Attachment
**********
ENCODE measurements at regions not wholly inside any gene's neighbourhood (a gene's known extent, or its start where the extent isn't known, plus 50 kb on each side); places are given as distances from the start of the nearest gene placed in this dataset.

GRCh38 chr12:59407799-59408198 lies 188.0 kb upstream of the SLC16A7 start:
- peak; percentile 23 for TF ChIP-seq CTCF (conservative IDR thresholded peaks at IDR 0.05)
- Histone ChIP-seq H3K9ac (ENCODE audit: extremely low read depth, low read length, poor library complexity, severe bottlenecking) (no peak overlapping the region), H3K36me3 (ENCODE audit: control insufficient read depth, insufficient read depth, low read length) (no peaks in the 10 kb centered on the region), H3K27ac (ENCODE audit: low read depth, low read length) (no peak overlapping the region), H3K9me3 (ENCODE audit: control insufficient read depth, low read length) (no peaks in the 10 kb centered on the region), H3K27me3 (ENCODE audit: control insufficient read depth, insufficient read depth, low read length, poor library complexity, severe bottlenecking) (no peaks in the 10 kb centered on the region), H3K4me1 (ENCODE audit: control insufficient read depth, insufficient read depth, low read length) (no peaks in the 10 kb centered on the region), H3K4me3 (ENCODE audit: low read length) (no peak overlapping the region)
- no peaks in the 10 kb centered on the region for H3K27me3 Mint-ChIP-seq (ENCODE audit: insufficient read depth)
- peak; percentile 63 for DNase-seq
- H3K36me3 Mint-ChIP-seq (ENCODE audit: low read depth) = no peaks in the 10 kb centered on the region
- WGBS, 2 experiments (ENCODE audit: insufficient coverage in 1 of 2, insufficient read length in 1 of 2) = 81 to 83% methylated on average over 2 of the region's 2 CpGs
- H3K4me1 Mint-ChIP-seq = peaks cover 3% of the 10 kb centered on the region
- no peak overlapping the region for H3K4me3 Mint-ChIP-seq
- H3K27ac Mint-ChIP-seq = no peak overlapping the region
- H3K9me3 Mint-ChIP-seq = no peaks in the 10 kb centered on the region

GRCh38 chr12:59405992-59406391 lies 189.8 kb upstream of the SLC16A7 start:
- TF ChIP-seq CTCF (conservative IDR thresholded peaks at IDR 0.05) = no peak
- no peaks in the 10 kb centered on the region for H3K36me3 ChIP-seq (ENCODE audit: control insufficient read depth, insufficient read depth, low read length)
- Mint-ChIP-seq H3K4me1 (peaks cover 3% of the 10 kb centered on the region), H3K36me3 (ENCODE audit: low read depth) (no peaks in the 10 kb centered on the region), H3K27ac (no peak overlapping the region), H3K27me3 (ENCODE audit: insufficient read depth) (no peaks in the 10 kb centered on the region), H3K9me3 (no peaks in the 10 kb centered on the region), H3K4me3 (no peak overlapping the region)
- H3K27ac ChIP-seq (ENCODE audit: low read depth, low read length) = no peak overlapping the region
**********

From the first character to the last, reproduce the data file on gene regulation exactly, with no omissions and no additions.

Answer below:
ENCODE measurements at regions not wholly inside any gene's neighbourhood (a gene's known extent, or its start where the extent isn't known, plus 50 kb on each side); places are given as distances from the start of the nearest gene placed in this dataset.

GRCh38 chr12:59407799-59408198 lies 188.0 kb upstream of the SLC16A7 start:
- peak; percentile 23 for TF ChIP-seq CTCF (conservative IDR thresholded peaks at IDR 0.05)
- Histone ChIP-seq H3K9ac (ENCODE audit: extremely low read depth, low read length, poor library complexity, severe bottlenecking) (no peak overlapping the region), H3K36me3 (ENCODE audit: control insufficient read depth, insufficient read depth, low read length) (no peaks in the 10 kb centered on the region), H3K27ac (ENCODE audit: low read depth, low read length) (no peak overlapping the region), H3K9me3 (ENCODE audit: control insufficient read depth, low read length) (no peaks in the 10 kb centered on the region), H3K27me3 (ENCODE audit: control insufficient read depth, insufficient read depth, low read length, poor library complexity, severe bottlenecking) (no peaks in the 10 kb centered on the region), H3K4me1 (ENCODE audit: control insufficient read depth, insufficient read depth, low read length) (no peaks in the 10 kb centered on the region), H3K4me3 (ENCODE audit: low read length) (no peak overlapping the region)
- no peaks in the 10 kb centered on the region for H3K27me3 Mint-ChIP-seq (ENCODE audit: insufficient read depth)
- peak; percentile 63 for DNase-seq
- H3K36me3 Mint-ChIP-seq (ENCODE audit: low read depth) = no peaks in the 10 kb centered on the region
- WGBS, 2 experiments (ENCODE audit: insufficient coverage in 1 of 2, insufficient read length in 1 of 2) = 81 to 83% methylated on average over 2 of the region's 2 CpGs
- H3K4me1 Mint-ChIP-seq = peaks cover 3% of the 10 kb centered on the region
- no peak overlapping the region for H3K4me3 Mint-ChIP-seq
- H3K27ac Mint-ChIP-seq = no peak overlapping the region
- H3K9me3 Mint-ChIP-seq = no peaks in the 10 kb centered on the region

GRCh38 chr12:59405992-59406391 lies 189.8 kb upstream of the SLC16A7 start:
- TF ChIP-seq CTCF (conservative IDR thresholded peaks at IDR 0.05) = no peak
- no peaks in the 10 kb centered on the region for H3K36me3 ChIP-seq (ENCODE audit: control insufficient read depth, insufficient read depth, low read length)
- Mint-ChIP-seq H3K4me1 (peaks cover 3% of the 10 kb centered on the region), H3K36me3 (ENCODE audit: low read depth) (no peaks in the 10 kb centered on the region), H3K27ac (no peak overlapping the region), H3K27me3 (ENCODE audit: insufficient read depth) (no peaks in the 10 kb centered on the region), H3K9me3 (no peaks in the 10 kb centered on the region), H3K4me3 (no peak overlapping the region)
- H3K27ac ChIP-seq (ENCODE audit: low read depth, low read length) = no peak overlapping the region